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Credit Default Impacts by the Current Coronavirus Crisis

Financial Shockwave: Credit Default Impacts by the Current Coronavirus Crisis

By Chuck Qi


Current coronavirus pandemic is bringing on economic recessions around the world. As of now, signs of deterioration have emerged in the US: more than 17 million unemployment filings, March unemployment rate reached 4.4% right after historically low rate of 3.5% in the previous month, small businesses closed or bankrupted. At the same time, US and other countries are issuing relief plans to rescue world economies.

Since this financial shockwave started Feb-Mar 2020, one can expect subsequent credit events in next few months, such as rising loan defaults, bankruptcy filing wave and struggling banks and credit unions. This article is trying to discuss the impacts to credit losses in the US financial services industry.

The current downturn is resulted from a nonfinancial reason, virus, while other economic elements did not show bad signs. As a comparison, the 2008-2009 subprime and 2001 dot-com crises had financial stress signs before, such as aggressive investments, overexposed mortgages and financial instruments. Additionally, unemployment numbers also support a temporary stress. Out of 713K job reduction in Mar., 89% are in top 4 categories: leisure and hospitality (64%), education and health services (11%), professional and business services (7%), and retail trade (6%). However, the three out of four industries were hiring aggressively in previous 12 months (Mar 2019 – Feb 2020, 2.1M total new hires): leisure (18%), education (32%) and professional (19%). The retail industry was almost no growth in the previous period. From these observations, the unemployment impact is mostly kept in the leisure and hospitality industry.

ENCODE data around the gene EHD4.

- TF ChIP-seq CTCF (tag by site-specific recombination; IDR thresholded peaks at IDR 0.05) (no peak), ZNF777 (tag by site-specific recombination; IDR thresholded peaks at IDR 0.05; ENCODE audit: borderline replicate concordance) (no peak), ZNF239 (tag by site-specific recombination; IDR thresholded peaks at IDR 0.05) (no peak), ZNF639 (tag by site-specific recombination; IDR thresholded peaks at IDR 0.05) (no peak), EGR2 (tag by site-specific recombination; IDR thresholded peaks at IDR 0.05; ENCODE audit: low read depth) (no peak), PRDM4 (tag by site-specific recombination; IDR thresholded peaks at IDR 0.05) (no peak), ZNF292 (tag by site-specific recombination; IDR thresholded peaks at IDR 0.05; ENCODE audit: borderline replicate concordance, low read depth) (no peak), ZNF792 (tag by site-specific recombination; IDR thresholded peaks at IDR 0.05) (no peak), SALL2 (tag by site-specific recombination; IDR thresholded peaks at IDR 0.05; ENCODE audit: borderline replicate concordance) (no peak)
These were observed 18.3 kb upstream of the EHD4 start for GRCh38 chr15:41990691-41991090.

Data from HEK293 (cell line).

Targeted government’s relief plans will provide substantial monetary helps to small businesses and unemployed population. If the unemployment is not widespread and the virus is contained, the recovery time will be faster than others.

By these assessments, this wave of credit losses should have following characteristics:

1. Financial institutions with concentrated small business loans are at risk, especially for those who have exposures in the leisure and hospitality (such as restaurants, gift stores, transportations and hotels) industry.

2. Impacts on consumer products are more severe on unsecured loans (like credit cards and personal loans) than on secured ones (such as mortgages).

3. We will see defaults starting May or June and hopefully reaching peak before the end of the year provided the virus is under control.

4. Level of credit losses should not as severe as the last recession. Diversified customer base and loan portfolio will perform better than others.



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